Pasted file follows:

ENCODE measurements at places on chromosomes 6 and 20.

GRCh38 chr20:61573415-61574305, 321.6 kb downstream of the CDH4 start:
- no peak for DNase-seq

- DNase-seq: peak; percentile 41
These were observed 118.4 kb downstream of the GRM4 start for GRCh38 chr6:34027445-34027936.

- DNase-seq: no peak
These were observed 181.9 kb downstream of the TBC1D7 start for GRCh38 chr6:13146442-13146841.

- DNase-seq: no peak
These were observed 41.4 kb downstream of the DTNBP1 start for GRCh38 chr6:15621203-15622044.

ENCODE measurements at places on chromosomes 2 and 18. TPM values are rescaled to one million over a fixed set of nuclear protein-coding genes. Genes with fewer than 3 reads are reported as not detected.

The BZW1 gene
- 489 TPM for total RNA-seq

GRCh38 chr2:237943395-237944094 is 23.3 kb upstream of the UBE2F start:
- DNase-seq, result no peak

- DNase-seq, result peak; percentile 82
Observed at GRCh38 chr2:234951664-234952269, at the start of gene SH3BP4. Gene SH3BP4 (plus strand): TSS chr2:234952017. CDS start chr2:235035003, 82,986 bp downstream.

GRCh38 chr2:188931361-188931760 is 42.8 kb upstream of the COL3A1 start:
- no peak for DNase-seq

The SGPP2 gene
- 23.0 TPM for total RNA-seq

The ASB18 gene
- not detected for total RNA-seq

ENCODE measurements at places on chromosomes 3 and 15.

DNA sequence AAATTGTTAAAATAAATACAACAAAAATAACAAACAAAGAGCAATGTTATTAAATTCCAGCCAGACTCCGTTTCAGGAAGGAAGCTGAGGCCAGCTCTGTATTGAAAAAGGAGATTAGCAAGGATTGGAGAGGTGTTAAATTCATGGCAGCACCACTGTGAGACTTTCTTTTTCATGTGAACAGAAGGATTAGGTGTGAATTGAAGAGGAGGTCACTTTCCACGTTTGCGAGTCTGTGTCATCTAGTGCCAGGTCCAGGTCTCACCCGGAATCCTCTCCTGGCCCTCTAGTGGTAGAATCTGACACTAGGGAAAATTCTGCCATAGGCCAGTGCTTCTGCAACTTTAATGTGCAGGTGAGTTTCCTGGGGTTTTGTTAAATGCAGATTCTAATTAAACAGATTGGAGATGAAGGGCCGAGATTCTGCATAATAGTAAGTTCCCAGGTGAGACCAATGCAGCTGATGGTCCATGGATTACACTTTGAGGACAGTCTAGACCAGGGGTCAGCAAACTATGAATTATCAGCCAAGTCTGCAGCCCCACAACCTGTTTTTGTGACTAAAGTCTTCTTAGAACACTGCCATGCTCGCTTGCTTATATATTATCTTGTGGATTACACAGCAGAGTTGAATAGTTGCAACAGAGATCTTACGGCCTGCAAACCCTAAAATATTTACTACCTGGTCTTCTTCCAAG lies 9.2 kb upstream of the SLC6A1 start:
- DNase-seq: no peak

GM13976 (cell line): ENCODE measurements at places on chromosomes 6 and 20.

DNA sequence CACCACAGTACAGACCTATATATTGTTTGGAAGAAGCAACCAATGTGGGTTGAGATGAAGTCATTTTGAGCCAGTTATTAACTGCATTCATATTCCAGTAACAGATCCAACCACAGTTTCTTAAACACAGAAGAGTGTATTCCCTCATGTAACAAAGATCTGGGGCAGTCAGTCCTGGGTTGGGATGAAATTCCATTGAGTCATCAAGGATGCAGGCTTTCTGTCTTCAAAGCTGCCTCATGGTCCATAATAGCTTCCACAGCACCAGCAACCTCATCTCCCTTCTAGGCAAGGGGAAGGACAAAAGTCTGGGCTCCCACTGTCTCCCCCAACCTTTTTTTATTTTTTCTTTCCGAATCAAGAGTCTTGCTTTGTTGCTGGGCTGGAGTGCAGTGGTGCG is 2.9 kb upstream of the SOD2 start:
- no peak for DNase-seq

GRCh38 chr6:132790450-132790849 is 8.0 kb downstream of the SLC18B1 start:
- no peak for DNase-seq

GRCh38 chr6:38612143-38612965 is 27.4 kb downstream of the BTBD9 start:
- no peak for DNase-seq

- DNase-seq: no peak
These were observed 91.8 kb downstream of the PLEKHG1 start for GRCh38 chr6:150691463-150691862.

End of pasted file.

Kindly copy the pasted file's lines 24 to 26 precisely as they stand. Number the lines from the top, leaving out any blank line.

DNA sequence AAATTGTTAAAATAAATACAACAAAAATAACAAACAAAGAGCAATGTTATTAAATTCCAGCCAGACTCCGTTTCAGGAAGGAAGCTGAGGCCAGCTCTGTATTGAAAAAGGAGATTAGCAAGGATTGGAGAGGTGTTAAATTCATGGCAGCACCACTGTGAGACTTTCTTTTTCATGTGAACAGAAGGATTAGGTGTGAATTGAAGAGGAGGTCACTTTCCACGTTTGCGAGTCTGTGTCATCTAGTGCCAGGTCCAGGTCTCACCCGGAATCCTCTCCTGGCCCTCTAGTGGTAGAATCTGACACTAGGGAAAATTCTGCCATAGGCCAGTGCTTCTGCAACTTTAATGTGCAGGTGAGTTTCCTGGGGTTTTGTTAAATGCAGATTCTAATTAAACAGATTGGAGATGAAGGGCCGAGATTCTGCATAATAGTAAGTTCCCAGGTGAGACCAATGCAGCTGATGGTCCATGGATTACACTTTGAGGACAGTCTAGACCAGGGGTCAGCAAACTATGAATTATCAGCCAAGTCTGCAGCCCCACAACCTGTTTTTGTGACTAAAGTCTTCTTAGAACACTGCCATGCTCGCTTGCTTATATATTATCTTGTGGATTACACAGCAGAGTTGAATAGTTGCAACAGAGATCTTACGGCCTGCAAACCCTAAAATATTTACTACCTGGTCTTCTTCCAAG lies 9.2 kb upstream of the SLC6A1 start:
- DNase-seq: no peak

GM13976 (cell line): ENCODE measurements at places on chromosomes 6 and 20.